“You guys can be discharged,” the nurse tells me after one night. “Do you feel confident suctioning her at home?”

Doubt burns my eyes. I try to blink it away. She walks me through the steps, explaining the best way to suction with the Nose Frida I have at home. 

“Yes.” I choke on the answer I think she wants. The one I need to prove to her and myself that I’m a competent mother capable of sucking mucus out of my child.

We leave the hospital. She sleeps soundly through the night, her body exhausted. Her fever breaks, cough subsides, and breathing is back to normal, thanks to the oxygen snaking out of her nose. She requires little suctioning, and I think we are nearing the end. I can handle it after all. 

In the morning, my older kids are elated to play with their baby sister. I watch from the couch drinking coffee, soaking in the happiness we all feel to be together.

One aspect of motherhood that surprises me is how quickly things change. 

That evening, I find myself in my daughters’ room, listening to her rapid breathing. I see lung retractions, so I FaceTime my pediatrician sister in Montana.

 “Watch her breathe,” I say instead of hello.

“Take her in,” she says. I nod and am out the door.

“I didn’t want to leave,” I tell my husband. It’s our third trip to Children’s Hospital this week. “I should have told them I didn’t feel comfortable. I wanted her to be okay.”

We make our way through the double doors, straight to the desk and are almost instantly recognized. 

“She started having retractions. I called my sister, a pediatrician, and she told us to come,” I use my sister as the voice of reason, doubting myself even though my daughter is clearly in distress.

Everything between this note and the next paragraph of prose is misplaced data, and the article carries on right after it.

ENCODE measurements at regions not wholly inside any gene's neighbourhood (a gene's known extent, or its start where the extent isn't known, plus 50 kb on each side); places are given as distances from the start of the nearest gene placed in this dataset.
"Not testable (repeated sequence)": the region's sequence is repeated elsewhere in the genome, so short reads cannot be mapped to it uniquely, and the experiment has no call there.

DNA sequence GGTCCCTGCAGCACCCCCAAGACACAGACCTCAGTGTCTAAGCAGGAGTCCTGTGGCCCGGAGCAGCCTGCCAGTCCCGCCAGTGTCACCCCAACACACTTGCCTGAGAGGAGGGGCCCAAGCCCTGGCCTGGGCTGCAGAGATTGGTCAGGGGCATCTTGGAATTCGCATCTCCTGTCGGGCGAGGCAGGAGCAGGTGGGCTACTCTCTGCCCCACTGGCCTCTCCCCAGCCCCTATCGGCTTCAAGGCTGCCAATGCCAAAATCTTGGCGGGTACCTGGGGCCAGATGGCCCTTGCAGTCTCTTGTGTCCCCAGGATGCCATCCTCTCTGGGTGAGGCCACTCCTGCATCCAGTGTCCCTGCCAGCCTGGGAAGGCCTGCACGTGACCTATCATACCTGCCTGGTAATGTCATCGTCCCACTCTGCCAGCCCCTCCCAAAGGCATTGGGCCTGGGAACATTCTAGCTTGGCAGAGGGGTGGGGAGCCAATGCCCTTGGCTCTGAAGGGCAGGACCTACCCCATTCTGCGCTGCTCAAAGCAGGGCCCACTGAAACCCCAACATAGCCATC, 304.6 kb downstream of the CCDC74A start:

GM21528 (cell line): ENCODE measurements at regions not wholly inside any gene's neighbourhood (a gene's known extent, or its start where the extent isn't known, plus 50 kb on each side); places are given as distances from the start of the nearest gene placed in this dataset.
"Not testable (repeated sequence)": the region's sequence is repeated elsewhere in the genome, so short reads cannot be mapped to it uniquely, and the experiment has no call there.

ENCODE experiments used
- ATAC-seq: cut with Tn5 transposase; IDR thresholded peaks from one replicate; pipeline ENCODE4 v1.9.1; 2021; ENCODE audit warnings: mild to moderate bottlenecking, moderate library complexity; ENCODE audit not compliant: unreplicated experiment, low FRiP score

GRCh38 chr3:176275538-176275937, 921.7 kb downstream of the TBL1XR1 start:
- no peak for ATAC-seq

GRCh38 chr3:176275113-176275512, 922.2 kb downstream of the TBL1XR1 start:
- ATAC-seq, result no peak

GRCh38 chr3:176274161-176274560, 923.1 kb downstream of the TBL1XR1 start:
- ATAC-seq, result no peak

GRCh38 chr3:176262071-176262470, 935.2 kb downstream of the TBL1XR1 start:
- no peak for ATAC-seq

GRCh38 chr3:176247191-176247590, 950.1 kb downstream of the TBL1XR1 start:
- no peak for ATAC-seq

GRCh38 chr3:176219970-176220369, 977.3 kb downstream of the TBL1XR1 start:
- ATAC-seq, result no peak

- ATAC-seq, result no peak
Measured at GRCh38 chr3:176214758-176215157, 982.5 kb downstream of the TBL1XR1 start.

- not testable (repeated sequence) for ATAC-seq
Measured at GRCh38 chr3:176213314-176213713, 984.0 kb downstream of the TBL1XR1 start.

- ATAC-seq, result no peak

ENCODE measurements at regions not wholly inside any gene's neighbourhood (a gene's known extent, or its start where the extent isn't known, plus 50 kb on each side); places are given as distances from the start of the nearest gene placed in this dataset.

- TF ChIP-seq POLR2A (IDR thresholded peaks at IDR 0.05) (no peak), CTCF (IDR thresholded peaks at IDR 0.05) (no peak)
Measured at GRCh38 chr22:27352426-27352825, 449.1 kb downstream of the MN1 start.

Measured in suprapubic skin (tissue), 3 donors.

The result? An additional two-night stay. I sit in the purple recliner next to the hospital crib and cry. 

“It’s been a busy week for you guys, huh?” our night nurse asks. She checks my daughter’s temperature and oxygen before listening to her lungs.

“The worst week I’ve ever experienced as a mother,” my tears come to a stop.

“She has a lot of mucus,” the nurse tells me. “I’m going to get a helper, and we’re going to suction her out.”

She walks in with another nurse. After they turn on the vacuum, my husband I watch the thick mucus trudge through the hose.

“I’m not surprised to see you back here. It’s a good thing you brought her in. Don’t worry; we’ll take care of her.” she tells me while I comfort my screaming child. I nod and kiss my daughter’s head. I was right again.


Jacey Rogel is a wife and mama to three. She writes in the margins of her day, which now means waking up before the sun. When she’s not writing, she can be found reading, and with a cup of coffee. Jacey’s work has appeared on Coffee + Crumbs. She writes about motherhood, books, and more on her blog.